There was no reason for the motorway to stop being boring and no reason for us to stay on it, so we changed our plan and skipped Campo Grande, the big city of the area. We turned and headed towards Jardim. The heat was always unbearable and Kitsos’ problems wouldn’t let us relax and enjoy the ride. It seemed it had lost compression, we could hear rattling noises, it wasn’t easy to start the engine… Despite all this, we continued with confidence. Kitsos had never broken down.
Some 30km after Jardim, on the way towards Bonito – a very touristic place, famous for its natural beauty and ecological importance – we found the campsite where we’d stay for 3-4 days. It was already dark when we arrived so we could only guess what the place looked like. Only when we woke up early the next morning from the sound of the large colorful parrots – the arara – did we realize that we were in heaven! Just next to Rio da Prata, hidden under lush vegetation with hundreds of birds and other animals that live in the area… We were amazed! Only during the weekend, when tens of Brazilian families arrived with their loud music, barbecues and beers did this natural harmony paused for a while, but we couldn’t get angry at them. As a local girl put it: “We Brazilians have this loud energy and we like to show it!”. By Sunday afternoon everyone had disappeared and the monkeys, the parrots, the anteaters and ourselves took the opportunity and got out of our hiding spots.
Toco toucans are our favourites!
The brown lumps are anthills, thousands of anthills!
A Lesser anteater (southern tamandua). Rarely spotted though not threatened (in terms of conservation status)
A female bare-faced curassow (or just a fancy chicken)
A red-and-green macaw that was not too shy to be photographed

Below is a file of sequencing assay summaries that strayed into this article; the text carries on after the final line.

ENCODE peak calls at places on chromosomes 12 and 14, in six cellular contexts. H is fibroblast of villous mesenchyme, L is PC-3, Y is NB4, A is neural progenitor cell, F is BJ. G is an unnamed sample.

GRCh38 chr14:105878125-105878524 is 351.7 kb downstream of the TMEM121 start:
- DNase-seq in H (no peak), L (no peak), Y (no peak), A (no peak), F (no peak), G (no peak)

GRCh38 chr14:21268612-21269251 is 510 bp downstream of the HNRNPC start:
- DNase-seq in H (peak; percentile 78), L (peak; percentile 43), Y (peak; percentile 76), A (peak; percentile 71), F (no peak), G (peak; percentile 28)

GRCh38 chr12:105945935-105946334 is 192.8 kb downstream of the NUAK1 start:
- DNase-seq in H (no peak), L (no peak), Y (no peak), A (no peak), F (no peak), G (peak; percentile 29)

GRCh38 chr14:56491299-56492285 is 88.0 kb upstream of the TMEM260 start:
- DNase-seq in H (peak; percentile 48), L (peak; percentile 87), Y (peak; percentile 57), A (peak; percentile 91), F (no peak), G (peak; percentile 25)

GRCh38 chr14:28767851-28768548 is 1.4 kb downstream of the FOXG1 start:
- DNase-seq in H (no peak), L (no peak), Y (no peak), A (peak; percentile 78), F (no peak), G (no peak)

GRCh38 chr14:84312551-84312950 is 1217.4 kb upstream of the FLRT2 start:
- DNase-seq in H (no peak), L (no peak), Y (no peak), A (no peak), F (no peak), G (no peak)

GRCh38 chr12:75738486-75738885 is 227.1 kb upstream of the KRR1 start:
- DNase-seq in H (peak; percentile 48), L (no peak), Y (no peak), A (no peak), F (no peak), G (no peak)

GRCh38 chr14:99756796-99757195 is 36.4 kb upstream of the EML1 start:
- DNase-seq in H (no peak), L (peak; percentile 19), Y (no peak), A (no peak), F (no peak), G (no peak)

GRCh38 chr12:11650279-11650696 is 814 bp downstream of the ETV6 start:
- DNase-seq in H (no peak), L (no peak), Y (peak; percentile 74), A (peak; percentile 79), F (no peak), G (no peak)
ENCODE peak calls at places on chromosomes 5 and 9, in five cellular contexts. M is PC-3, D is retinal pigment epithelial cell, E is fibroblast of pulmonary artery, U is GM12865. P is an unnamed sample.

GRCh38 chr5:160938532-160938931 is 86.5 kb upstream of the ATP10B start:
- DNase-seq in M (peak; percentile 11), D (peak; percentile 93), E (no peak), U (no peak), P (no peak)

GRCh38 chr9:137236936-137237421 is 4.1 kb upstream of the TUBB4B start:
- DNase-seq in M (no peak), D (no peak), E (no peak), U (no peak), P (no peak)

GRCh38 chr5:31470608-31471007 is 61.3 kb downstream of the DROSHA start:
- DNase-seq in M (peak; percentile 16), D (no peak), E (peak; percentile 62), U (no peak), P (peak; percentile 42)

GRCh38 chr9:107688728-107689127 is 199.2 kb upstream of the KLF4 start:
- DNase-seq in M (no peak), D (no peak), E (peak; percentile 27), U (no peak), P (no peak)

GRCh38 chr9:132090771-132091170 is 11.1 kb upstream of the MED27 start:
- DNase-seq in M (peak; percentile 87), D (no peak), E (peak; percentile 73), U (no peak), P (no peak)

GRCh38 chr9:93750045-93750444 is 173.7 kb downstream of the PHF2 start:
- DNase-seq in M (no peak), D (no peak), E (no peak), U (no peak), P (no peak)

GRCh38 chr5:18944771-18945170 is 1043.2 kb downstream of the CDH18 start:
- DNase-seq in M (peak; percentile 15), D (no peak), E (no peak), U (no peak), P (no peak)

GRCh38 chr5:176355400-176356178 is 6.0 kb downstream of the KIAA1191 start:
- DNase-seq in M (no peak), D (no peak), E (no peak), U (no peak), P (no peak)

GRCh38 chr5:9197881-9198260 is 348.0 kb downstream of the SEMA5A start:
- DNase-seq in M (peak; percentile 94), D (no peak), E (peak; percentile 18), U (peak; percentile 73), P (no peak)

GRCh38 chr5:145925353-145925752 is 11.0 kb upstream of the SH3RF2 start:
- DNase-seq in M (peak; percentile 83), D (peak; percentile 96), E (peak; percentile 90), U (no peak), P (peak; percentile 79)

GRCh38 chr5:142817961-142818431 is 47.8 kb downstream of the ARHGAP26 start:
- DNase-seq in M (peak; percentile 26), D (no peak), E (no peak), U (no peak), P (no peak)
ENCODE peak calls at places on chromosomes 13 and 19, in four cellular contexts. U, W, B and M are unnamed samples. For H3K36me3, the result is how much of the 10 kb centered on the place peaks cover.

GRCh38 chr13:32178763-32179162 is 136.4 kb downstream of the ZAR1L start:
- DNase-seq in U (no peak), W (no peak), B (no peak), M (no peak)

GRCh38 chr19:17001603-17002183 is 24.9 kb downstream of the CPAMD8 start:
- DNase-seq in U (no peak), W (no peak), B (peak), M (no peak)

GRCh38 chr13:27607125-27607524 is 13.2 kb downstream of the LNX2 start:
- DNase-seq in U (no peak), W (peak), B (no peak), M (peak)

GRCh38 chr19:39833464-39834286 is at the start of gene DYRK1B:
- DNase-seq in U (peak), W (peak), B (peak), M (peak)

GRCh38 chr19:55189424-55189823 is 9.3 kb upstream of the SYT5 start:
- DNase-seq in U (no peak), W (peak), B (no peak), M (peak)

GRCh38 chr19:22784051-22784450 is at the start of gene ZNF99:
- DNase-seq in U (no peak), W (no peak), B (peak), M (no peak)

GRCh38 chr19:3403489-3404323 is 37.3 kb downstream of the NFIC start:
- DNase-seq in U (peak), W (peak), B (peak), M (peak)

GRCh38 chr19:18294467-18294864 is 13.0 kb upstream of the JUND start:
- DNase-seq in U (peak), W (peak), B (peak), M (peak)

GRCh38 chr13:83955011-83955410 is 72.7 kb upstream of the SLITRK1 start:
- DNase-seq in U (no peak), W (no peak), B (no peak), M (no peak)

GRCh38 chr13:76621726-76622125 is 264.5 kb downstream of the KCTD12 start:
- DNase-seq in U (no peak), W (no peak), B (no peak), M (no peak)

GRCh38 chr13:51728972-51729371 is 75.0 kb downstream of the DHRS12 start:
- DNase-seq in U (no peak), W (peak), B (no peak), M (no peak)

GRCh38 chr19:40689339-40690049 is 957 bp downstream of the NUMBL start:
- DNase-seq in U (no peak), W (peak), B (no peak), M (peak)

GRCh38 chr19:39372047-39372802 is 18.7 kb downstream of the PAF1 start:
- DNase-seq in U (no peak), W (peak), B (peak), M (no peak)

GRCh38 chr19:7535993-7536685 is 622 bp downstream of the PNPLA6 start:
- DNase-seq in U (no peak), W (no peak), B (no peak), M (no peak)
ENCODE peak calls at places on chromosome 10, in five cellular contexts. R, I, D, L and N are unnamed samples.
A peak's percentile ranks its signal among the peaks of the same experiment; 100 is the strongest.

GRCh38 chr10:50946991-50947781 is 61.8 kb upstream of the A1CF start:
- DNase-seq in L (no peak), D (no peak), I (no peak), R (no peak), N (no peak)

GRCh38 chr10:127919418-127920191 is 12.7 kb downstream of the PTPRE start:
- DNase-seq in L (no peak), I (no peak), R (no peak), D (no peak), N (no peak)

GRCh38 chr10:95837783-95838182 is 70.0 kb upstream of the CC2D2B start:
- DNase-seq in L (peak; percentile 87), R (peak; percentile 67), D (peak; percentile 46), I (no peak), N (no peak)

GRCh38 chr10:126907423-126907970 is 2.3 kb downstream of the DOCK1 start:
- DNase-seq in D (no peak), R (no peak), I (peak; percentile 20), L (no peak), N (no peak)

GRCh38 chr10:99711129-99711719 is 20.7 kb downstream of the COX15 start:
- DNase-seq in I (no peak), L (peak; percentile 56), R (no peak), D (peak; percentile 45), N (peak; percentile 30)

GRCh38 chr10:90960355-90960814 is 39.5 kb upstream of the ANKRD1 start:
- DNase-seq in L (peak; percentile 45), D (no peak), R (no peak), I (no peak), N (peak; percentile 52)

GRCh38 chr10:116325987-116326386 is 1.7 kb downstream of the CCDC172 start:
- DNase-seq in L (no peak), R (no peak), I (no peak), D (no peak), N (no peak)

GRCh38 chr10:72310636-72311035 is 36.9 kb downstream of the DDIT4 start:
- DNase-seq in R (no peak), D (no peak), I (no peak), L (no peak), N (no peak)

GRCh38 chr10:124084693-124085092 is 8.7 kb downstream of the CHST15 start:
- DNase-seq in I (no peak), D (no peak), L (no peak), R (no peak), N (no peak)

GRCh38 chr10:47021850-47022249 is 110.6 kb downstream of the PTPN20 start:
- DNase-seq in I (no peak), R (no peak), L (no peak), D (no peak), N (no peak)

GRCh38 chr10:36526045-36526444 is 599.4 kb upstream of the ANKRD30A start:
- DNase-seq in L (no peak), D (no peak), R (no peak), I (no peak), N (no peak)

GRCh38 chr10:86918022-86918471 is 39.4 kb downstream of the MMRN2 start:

A tufted (brown) capuchin, looking disturbed by our presence
A male bare-faced curassow
Beautiful nature in Jardim
When we arrived at Bonito, we saw that it was a beautiful region indeed, but not for our budget. It was impossible to just go for a walk around and enjoy nature. We had to book organized tours to do it, so we decided that the only way to meet wildlife was only by chance. Besides, the last few days at the campsite in Jardim we had seen plenty. All the activities in Bonito (excursions to the Pantanal, swimming in lakes, bird-watching etc) were too expensive for us and – to be honest – we usually tend to avoid places like this.
We were on our way to Corumba when we stopped for one of our usual pauses. We always give ourselves the time to stretch a bit and Kitsos to cool down. We were only 70km away from Miranda, a small town where we had stopped for about an hour waiting for a thunderstorm to pass. We’d only avoid the really heavy thunderstorms on the road. Whenever it wasn’t dangerous, we continued and we’d enjoy being soaked. It was a relief from the heat. We didn’t wait long, after 20 minutes we were ready to continue, but Kitsos had different opinion. It now had 0 compression. The kick start would reach the ground with the force of one toe and it felt like it wouldn’t be possible to start again anytime soon. Our first serious breakdown!